Final Rough Draft
Surrealism and Salvador Dali
Surrealism is defined as an art style developed in the
1920's in Europe, characterized by using the subconscious
as a source of creativity to liberate pictural subjects and
ideas. Surrealist paintings often depict unexpected or
irrational objects in an atmosphere or fantasy , creating a
dreamlike scenario ( www.progressiveart.com 2004). The word
Surrealism was created in 1917 by the writer Guillaune
Apollinaire. He used it to describe two instances of
artistic innovation ( Bradley 6). In 1924, in the
Manifeste du Surrealisme which launched the surrealist
movement, the writer Andre Brenton and his friend Philippe
Soupault adopted the word,"baptised by the name of
Surrealism the new mode of expression which we had at our
disposal and which we wished to pass on to our friends."
Brenton adopted the word Surrealism to describe the
literary and artistic practice of himself and his
"friends." Some examples of Surrealist art are; M.C.
Escher's "Drawing Hands," Salvador Dali's "The Persistence
of Memory," (1931) , and Salvador Dali's "Remorse." (1931)
One of Dali's more famous paintings, "The Persistence
of Memory," was first shown June 1931 at The Pierre Cole
Gallery in Paris. Essentially the soft watches demonstrate
that one aspect of the paranoiac critical method is it's
capacity to link objects to qualities normally associated
with other, completely different , elements .Dali painted
the setting first, a deserted landscape at Port Lligat
where he and Gala had bought a fisherman's hut the previous
summer. in the foreground the self-portrait motif reappears
in the form of a foetus abandoned on a beach. This refers
to Dali's professed memories of intrauterine life and
suggests the trauma of birth. A watch sagging across the
foetus and another hanging from a plinth evoke the feelings
of timelessness associated with the experience or pre-
birth. The title of the painting thus refers to prenatal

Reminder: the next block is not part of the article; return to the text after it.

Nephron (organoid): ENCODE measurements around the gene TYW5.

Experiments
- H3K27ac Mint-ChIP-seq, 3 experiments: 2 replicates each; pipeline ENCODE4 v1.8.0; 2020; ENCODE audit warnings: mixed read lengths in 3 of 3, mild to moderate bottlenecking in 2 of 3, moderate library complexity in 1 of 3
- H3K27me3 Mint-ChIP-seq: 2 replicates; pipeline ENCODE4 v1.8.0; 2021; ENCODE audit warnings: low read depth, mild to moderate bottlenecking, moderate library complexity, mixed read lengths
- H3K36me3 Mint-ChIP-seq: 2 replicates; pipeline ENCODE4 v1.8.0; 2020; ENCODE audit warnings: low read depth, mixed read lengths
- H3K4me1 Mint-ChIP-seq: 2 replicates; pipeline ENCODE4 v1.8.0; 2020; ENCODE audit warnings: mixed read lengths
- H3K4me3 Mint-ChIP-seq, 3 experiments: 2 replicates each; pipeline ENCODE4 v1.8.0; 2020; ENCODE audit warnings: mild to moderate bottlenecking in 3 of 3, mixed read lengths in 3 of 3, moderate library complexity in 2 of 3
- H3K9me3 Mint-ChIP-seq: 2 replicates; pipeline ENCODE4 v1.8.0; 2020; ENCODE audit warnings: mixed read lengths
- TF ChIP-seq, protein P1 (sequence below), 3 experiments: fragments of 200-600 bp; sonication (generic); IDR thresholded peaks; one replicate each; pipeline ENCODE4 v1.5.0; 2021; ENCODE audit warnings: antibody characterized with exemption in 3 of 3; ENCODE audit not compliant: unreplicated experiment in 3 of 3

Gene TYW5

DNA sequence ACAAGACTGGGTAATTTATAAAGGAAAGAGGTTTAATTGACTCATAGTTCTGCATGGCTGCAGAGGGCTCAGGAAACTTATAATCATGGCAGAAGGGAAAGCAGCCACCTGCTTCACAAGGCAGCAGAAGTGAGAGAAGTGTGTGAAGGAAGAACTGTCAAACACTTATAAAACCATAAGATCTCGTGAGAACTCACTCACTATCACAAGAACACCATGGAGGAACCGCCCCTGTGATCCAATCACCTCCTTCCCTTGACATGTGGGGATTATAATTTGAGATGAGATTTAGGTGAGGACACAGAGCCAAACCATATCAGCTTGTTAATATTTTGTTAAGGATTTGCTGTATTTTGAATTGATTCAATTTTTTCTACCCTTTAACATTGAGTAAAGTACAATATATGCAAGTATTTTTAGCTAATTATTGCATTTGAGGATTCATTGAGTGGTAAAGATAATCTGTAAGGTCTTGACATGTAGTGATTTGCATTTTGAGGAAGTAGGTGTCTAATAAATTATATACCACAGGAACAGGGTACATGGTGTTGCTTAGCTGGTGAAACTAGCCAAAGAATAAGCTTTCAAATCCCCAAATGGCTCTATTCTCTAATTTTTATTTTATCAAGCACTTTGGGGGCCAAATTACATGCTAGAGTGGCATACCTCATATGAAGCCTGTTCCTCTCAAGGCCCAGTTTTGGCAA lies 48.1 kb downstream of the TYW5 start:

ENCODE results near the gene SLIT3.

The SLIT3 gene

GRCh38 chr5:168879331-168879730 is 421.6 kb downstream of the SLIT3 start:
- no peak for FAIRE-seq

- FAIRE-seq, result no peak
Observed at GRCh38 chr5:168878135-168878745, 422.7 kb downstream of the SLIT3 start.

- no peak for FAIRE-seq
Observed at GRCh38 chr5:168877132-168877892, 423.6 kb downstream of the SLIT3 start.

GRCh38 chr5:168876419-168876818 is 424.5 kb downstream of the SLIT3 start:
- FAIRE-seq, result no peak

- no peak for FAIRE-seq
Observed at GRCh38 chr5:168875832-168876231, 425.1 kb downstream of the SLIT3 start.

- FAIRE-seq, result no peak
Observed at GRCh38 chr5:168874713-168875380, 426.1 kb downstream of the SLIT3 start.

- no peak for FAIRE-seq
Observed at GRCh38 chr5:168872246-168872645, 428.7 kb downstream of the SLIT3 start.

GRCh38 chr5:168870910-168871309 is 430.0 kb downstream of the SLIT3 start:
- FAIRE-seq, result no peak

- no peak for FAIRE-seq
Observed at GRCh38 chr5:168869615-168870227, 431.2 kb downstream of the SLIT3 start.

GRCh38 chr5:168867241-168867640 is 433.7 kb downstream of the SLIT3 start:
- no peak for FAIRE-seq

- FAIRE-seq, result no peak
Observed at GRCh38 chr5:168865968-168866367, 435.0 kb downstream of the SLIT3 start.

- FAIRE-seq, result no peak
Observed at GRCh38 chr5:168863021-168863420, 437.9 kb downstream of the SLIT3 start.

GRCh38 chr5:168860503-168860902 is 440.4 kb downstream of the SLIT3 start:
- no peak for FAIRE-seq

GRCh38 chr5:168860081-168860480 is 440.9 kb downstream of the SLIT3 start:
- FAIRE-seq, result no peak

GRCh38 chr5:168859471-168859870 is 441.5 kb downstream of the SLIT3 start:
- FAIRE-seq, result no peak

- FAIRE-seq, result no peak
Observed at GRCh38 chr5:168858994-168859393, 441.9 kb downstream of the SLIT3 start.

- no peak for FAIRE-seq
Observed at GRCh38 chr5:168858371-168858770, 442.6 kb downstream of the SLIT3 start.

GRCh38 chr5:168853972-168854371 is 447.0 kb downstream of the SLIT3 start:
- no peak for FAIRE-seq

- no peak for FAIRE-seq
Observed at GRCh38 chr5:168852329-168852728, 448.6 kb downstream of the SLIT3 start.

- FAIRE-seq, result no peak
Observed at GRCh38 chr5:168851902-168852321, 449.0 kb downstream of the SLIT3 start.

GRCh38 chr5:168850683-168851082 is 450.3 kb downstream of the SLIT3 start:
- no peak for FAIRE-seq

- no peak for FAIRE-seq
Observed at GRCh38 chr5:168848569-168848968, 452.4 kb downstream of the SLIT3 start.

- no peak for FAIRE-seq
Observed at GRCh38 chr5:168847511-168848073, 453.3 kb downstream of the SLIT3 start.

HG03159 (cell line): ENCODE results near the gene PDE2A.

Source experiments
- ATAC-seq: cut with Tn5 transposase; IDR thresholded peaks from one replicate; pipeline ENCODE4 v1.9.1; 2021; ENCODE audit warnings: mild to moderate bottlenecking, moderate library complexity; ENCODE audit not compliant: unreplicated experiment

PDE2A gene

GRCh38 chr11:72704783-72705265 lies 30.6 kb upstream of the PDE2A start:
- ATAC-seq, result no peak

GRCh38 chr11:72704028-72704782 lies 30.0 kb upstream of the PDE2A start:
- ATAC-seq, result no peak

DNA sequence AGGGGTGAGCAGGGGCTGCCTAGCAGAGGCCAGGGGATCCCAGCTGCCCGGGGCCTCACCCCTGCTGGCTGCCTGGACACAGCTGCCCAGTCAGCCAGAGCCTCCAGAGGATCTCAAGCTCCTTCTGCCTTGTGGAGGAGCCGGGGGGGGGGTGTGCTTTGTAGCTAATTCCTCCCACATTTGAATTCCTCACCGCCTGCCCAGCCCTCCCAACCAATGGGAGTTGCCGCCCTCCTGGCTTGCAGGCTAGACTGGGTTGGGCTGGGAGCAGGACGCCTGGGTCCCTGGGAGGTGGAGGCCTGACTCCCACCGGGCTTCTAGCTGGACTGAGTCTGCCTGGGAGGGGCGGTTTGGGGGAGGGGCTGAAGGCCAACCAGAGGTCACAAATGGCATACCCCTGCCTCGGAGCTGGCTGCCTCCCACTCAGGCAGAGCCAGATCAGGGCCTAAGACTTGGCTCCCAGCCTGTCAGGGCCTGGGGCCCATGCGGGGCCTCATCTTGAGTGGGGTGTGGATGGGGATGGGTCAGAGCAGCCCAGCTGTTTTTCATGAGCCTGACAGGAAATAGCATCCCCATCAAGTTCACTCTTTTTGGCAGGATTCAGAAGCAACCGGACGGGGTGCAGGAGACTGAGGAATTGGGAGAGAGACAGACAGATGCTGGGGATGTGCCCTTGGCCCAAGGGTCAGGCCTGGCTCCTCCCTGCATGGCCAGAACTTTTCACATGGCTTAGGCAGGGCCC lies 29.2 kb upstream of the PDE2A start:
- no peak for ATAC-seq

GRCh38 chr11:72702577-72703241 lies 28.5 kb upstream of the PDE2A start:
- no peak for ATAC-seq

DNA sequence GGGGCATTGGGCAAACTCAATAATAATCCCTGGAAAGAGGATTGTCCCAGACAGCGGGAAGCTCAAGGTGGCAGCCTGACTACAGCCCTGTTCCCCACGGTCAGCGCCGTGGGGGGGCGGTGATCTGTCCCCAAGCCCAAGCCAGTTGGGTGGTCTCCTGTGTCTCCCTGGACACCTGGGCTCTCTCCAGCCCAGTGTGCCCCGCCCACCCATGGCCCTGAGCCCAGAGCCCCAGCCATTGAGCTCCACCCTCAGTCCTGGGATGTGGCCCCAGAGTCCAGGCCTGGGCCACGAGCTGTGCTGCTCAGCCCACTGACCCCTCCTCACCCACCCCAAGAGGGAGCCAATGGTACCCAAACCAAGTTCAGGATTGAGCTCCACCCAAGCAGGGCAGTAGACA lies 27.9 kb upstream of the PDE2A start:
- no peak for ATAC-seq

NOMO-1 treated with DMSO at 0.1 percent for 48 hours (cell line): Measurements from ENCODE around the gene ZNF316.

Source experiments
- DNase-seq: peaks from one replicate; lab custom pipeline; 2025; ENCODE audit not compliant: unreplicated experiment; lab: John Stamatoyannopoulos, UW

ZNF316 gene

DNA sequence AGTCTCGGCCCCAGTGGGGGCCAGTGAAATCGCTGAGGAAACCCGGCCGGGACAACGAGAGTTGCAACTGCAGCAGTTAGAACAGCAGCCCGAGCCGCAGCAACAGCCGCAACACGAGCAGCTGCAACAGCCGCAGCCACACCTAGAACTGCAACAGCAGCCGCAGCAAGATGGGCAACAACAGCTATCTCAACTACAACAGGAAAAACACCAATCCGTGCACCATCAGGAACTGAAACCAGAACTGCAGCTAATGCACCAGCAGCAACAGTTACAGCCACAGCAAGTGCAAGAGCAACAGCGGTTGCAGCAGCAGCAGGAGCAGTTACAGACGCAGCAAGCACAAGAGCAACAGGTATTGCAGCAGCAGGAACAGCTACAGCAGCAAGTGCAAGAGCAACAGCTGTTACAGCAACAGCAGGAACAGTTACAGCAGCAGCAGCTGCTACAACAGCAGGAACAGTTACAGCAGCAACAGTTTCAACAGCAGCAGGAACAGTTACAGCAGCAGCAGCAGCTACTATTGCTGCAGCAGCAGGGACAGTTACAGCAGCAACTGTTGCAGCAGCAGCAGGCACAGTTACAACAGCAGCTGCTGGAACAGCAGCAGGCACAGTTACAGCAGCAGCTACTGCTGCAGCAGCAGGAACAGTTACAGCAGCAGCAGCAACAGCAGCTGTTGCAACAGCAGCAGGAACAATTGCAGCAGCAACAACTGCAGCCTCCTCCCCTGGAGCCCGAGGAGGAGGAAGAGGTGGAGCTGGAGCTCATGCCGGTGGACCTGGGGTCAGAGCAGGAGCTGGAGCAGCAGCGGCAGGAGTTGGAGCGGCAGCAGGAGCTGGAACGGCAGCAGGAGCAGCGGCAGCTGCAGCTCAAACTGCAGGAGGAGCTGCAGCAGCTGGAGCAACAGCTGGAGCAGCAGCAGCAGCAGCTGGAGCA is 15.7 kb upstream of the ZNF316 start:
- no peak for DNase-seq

memories and it's subject is "the horrible traumatism of
birth by which we are expunged from paradise". The title
also refers to Gala's response when Dali asked her whether
in three years time she would have forgotten this painting.
She replied "no one can forget it once he has seen it"(Dali 49).
Another popular Dali paintings from the 1930's
is "The Atavism of Dusk" .Sex, cannibalism and death were
linked in Dali's mind. By paranoiac association , precisely
these anxieties were inspired by Millet's painting
depicting the piety of two laborers. In The Atavism of Dusk
Dali expressed more explicitly this irrational significance
which he divined in The Angelus. The posture of the two
peasants is reproduced faithfully. The male stands to the
left , his hat concealing his sexual arousal, but his face
has been transformed into a skull, an image which invokes
the consequences of his fatal sexual encounter with the
female peasant standing at the right. The threat posed by
the woman is evident in the way she assumes the attitude of
a praying mantis. This alludes to the practice of the
female insect of the species devouring the male after
coition (Dali 63).
Dali also created "The Wearing of Furniture-Nutrition"
in the 1930's. This painting represents a further variation
in the capacity of the paranoiac critical method to
"interpret"reality by establishing irrational connections
between disparate elements. Unlike Dali's image , in which
several elements may be recognized within a single
configuration, here the same configuration is repeated in
various parts of the canvas but with different visual
significance. As a result, associations are made between...
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